Thursday, May 14, 2010
Today was my practice interview with Fauna & Flora International, an NGO whose Beijing office is housed in the Institute of Zoology, Chinese Academy of Sciences. I was quite nervous, especially after finding out that Dr. Z was going to sit and record my interview and provide me with critiques after. Fortuitously, Xiaoya was not in the office when we arrived, and I was able alleviate some of my nerves by chatting informally with Lu Yan, her office mate, about her own work on primate conservation. Lu Yan’s English was exceptional, and we found out that she’d studied abroad in England. Her work involved the protection of gibbons in the southern part of China (there was also a site across the border). Part of FFI’s approach includes working with local communities to make them engaged stakeholders in the conservation process, and building education programs for youngsters.
My interest is in understanding conservation programs that take into account human needs, local community participation…
Objective: To learn a little bit about FFI’s China specific projects, and understand some of the challenges facing conservation efforts at the community and local level. To also get a general idea about how conservation and environmental issues are perceived by different socio-economic classes in China. What are some of the differences in thinking about environmental issues such as wildlife conservation, protecting biodiversity, natural resource management, and development across socio-economic classes in both rural and urban areas.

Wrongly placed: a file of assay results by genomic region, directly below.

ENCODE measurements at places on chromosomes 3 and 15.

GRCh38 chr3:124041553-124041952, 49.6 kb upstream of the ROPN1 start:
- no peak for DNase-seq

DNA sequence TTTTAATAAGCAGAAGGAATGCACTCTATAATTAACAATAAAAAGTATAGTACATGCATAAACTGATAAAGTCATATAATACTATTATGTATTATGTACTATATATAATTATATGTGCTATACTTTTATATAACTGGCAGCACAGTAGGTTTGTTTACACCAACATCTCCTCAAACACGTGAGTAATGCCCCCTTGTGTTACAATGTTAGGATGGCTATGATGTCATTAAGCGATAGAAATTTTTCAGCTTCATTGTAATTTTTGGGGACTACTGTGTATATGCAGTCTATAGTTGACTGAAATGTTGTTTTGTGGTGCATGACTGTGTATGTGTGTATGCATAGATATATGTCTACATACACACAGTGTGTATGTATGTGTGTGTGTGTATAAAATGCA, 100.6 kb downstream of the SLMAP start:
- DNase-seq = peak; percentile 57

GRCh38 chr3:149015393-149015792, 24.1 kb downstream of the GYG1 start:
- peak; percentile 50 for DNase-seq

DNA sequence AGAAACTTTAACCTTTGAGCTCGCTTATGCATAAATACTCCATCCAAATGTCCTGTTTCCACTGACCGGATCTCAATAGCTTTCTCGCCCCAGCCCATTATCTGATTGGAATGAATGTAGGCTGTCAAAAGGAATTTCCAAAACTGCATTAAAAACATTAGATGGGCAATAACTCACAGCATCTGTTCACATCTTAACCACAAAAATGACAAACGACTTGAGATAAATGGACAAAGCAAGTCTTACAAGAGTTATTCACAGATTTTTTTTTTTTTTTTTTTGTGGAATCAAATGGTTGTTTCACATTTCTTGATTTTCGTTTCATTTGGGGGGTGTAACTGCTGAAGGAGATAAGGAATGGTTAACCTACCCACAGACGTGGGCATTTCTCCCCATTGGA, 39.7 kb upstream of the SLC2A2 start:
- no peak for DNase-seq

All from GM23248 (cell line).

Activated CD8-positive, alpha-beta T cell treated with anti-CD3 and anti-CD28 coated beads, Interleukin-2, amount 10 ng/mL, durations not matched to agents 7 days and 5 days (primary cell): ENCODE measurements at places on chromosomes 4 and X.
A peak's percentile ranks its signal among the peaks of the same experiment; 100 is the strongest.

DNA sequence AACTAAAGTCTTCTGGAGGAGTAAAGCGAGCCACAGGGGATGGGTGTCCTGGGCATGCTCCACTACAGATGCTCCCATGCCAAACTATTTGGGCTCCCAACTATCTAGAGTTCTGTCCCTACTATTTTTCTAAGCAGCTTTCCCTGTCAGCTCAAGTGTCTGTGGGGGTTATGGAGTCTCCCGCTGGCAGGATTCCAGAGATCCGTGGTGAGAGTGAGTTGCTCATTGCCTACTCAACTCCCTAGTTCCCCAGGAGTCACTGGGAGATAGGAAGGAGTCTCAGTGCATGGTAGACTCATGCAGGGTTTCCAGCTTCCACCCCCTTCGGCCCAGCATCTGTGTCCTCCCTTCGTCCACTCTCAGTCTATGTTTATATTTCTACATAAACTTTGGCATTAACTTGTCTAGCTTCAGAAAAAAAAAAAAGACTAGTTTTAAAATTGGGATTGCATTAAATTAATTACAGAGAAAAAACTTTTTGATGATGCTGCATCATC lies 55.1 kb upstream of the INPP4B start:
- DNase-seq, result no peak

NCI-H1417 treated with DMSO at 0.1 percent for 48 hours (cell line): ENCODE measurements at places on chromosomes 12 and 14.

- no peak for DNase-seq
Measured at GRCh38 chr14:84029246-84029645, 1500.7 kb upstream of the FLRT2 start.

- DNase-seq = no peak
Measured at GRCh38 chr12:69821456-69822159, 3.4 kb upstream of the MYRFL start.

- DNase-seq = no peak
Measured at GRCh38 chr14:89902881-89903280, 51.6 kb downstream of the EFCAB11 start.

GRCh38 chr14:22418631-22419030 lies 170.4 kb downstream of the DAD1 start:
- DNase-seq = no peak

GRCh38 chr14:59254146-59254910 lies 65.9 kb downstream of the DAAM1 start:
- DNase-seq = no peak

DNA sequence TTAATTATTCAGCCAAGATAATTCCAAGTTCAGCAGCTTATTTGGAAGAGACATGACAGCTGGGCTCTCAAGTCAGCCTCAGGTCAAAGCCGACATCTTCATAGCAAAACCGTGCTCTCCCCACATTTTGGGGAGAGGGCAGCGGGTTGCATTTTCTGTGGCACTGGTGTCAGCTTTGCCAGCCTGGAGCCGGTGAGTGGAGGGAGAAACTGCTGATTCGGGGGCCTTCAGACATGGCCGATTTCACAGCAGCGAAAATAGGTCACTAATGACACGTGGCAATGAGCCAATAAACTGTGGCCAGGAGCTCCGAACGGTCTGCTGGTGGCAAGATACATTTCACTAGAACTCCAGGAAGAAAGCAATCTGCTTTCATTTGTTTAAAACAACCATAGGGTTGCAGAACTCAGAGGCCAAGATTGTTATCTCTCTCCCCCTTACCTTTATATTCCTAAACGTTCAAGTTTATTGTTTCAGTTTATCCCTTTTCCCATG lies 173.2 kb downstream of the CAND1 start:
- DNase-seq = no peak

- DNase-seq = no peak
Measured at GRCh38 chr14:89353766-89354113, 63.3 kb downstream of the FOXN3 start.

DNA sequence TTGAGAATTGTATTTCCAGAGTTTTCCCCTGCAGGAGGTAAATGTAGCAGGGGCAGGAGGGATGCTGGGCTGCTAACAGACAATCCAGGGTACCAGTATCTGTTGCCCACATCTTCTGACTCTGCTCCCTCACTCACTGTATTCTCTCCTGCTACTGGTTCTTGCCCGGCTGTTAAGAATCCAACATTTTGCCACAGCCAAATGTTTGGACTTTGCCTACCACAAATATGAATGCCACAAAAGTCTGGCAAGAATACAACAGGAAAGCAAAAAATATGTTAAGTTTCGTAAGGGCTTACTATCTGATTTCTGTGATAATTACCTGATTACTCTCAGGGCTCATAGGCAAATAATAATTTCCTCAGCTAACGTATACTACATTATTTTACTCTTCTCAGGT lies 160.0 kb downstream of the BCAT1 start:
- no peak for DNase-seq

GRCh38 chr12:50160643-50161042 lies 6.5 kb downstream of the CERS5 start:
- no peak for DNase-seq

1. May I ask where are you from? Where is your hometown? Can you describe the region to me?
2. How long have you been involved with Flora & Fauna Intl and how did you become involved with conservation work?
3. What is you area of concentration? What are your current projects?
4. What are the challenges you’ve faced in working in rural areas in terms of response of community members?
5. The scale of environmental issues can be tremendously overwhelming as there are so many factors to consider – what are some strategies or tools FFI is using at the grassroots level to accomplish its mission?
6. Who is thinking about conservation in Beijing today? Middle class? Upper class?
7. What are the driving forces or strongest motivators for conservation efforts? Economics? Social networks? Policy?
8. Americans in general have a poor understanding about China’s environmental policies. In your opinion, what is most misunderstood about China’s environmental policies abroad?